We left Flagstaff yesterday and spent the night in Albuquerque and today we will drive the rest of the way to Denver. We will be spending two weeks in Denver visiting family and friends—and will do a bit of storm chasing if the right conditions present themselves.
We had dinner last night at the Owl Cafe—a Route 66-style diner. We’ve been here before and like the decor. The food isn’t too bad, either.
The drive from Albuquerque to Denver was interesting as we were in a post-frontal airmass and the clouds had these abstract undulations. We stopped a few times for photos along US 84 in eastern New Mexico.
The North American Monsoon is now in full swing across the southwest and Arizona. This brings thundershowers almost every day to northern Arizona along with a chance to photograph lightning.
I have been photographing lightning for a long time with my earliest images using an old manual focus/exposure camera with film. Those were challenging because you had to guess at the exposure (although there were many fine articles online even then on camera settings). There was no way to do a quick check of the exposure to see if it was good. On the other hand, we usually shot in the evening or nighttime hours using long exposures of several seconds or more so you were usually pretty certain whether you had the shutter open at the right moment.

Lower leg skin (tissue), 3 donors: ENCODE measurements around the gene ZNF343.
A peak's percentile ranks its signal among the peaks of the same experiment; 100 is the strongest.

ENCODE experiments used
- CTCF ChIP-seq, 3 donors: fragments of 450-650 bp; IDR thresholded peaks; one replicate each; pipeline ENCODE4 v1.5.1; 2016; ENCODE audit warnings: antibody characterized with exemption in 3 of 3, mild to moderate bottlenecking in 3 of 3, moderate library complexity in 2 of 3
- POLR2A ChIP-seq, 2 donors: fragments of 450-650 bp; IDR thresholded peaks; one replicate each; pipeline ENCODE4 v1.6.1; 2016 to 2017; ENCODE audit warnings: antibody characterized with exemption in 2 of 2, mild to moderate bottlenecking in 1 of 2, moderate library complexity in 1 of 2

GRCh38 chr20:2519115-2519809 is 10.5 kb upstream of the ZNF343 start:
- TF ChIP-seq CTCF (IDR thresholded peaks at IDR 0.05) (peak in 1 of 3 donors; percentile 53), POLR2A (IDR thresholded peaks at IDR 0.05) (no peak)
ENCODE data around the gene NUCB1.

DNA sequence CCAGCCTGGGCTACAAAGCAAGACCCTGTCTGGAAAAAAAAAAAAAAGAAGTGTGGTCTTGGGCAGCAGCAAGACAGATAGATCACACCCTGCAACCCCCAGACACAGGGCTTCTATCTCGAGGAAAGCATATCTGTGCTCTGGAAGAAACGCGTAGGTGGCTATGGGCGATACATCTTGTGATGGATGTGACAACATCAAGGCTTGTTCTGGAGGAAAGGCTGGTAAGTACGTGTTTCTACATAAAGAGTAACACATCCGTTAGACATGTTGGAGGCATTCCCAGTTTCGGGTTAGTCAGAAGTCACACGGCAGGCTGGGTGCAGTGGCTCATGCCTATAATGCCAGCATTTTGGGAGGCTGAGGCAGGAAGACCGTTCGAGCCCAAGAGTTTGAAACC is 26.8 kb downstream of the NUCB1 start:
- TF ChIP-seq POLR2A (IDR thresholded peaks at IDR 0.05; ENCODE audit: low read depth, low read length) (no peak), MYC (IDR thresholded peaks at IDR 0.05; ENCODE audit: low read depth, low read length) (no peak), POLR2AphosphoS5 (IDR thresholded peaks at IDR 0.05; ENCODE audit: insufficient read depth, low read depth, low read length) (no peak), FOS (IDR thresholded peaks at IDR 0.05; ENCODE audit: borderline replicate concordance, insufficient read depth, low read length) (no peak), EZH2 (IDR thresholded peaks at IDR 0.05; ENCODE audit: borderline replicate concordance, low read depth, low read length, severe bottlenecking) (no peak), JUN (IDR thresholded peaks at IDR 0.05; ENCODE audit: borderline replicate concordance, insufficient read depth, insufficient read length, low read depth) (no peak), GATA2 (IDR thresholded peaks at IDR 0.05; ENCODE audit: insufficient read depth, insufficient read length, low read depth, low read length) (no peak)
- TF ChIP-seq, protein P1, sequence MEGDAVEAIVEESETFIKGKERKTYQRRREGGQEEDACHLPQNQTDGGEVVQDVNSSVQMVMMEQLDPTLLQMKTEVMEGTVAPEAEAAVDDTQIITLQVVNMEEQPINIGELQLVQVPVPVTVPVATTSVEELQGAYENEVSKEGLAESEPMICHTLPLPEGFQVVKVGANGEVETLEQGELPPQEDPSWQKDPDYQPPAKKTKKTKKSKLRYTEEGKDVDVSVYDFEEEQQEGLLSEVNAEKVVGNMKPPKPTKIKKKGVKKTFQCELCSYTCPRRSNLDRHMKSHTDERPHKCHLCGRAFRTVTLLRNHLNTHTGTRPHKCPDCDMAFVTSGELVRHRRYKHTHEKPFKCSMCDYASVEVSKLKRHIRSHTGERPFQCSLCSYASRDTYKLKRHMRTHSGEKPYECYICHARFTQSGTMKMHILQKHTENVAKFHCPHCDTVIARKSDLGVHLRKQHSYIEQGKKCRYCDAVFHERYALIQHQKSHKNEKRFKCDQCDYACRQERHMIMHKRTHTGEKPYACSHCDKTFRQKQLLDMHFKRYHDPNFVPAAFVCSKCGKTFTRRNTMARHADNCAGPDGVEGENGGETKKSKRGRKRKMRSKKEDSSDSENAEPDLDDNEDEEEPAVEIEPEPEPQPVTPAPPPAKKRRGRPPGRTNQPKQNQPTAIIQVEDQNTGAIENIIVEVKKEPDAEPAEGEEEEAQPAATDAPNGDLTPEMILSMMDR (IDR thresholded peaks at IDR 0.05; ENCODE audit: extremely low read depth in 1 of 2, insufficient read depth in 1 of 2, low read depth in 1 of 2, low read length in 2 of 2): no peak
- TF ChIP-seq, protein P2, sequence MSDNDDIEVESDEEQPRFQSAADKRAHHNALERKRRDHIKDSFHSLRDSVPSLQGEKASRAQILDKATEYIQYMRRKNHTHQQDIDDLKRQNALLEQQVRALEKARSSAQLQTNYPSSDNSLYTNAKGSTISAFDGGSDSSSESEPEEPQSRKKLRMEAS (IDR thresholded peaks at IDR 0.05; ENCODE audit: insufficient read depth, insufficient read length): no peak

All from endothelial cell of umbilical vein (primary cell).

With digital, everything has changed. You can instantly check your image and see whether or not you captured the lightning. There are several lightning triggers on the market that will fire the shutter for you.
Here are some recent images taken in several different locations over the past few weeks.
These were mainly in-cloud flashes so the best option was to leave the shutter open for 10-15 seconds. The longer exposure also allows some stars to appear in the image.